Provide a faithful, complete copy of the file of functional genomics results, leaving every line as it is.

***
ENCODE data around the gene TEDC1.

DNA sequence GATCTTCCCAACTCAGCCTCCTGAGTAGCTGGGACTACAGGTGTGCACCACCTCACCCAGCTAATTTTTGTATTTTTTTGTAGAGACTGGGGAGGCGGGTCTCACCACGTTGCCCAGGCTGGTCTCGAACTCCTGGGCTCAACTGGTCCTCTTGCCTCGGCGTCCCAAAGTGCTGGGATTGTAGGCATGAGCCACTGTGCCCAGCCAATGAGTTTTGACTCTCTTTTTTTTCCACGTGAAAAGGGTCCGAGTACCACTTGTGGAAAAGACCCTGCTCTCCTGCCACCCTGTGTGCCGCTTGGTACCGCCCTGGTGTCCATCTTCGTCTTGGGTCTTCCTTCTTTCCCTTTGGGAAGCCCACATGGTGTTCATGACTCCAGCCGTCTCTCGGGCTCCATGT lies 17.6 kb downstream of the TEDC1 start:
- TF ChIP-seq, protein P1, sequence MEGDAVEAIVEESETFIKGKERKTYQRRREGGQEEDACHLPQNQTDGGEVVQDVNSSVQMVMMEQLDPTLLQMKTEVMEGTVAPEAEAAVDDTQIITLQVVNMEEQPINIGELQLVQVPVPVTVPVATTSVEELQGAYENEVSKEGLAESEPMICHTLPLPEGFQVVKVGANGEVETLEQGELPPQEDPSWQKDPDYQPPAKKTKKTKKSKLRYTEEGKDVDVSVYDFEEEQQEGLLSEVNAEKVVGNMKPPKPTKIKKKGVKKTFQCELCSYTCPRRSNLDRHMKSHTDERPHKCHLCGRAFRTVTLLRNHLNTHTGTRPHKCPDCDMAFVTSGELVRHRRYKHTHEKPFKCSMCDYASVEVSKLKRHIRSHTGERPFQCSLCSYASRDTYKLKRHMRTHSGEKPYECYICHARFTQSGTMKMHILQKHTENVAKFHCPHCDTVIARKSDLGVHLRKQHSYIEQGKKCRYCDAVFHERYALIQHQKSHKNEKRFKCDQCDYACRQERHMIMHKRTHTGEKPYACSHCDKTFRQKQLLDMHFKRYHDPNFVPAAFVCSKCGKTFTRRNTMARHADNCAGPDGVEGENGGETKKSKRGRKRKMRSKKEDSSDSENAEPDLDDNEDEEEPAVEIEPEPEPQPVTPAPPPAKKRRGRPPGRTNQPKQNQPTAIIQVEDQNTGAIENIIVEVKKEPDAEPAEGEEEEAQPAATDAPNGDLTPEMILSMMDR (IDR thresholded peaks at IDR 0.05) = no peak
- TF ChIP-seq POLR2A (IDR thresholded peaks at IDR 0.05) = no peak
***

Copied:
ENCODE data around the gene TEDC1.

DNA sequence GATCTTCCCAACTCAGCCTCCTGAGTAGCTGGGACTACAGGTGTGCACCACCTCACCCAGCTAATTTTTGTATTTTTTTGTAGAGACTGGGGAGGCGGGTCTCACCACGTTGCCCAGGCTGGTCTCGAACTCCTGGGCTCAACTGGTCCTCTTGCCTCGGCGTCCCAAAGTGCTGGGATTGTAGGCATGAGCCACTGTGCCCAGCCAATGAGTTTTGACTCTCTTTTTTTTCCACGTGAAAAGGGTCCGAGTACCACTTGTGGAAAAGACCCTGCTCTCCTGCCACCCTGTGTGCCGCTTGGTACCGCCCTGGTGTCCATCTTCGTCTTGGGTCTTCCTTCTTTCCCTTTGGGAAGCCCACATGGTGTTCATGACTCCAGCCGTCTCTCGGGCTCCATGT lies 17.6 kb downstream of the TEDC1 start:
- TF ChIP-seq, protein P1, sequence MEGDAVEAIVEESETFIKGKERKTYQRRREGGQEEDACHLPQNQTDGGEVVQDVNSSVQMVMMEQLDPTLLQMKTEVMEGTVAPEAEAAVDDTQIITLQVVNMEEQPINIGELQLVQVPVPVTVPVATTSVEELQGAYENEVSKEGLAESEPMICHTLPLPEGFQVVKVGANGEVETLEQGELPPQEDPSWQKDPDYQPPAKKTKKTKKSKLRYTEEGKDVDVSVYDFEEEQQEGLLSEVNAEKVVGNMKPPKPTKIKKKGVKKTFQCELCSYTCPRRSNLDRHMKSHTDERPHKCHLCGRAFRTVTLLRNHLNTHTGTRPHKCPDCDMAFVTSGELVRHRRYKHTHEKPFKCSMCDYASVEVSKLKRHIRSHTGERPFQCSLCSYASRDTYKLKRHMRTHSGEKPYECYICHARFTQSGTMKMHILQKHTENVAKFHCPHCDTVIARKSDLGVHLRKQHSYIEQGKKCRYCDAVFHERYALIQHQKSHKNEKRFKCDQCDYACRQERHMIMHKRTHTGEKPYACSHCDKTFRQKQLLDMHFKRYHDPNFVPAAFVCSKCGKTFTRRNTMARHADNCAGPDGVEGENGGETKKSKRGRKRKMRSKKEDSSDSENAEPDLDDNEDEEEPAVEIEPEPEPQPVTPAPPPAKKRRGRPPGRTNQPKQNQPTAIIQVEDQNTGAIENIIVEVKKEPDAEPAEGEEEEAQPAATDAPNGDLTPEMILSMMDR (IDR thresholded peaks at IDR 0.05) = no peak
- TF ChIP-seq POLR2A (IDR thresholded peaks at IDR 0.05) = no peak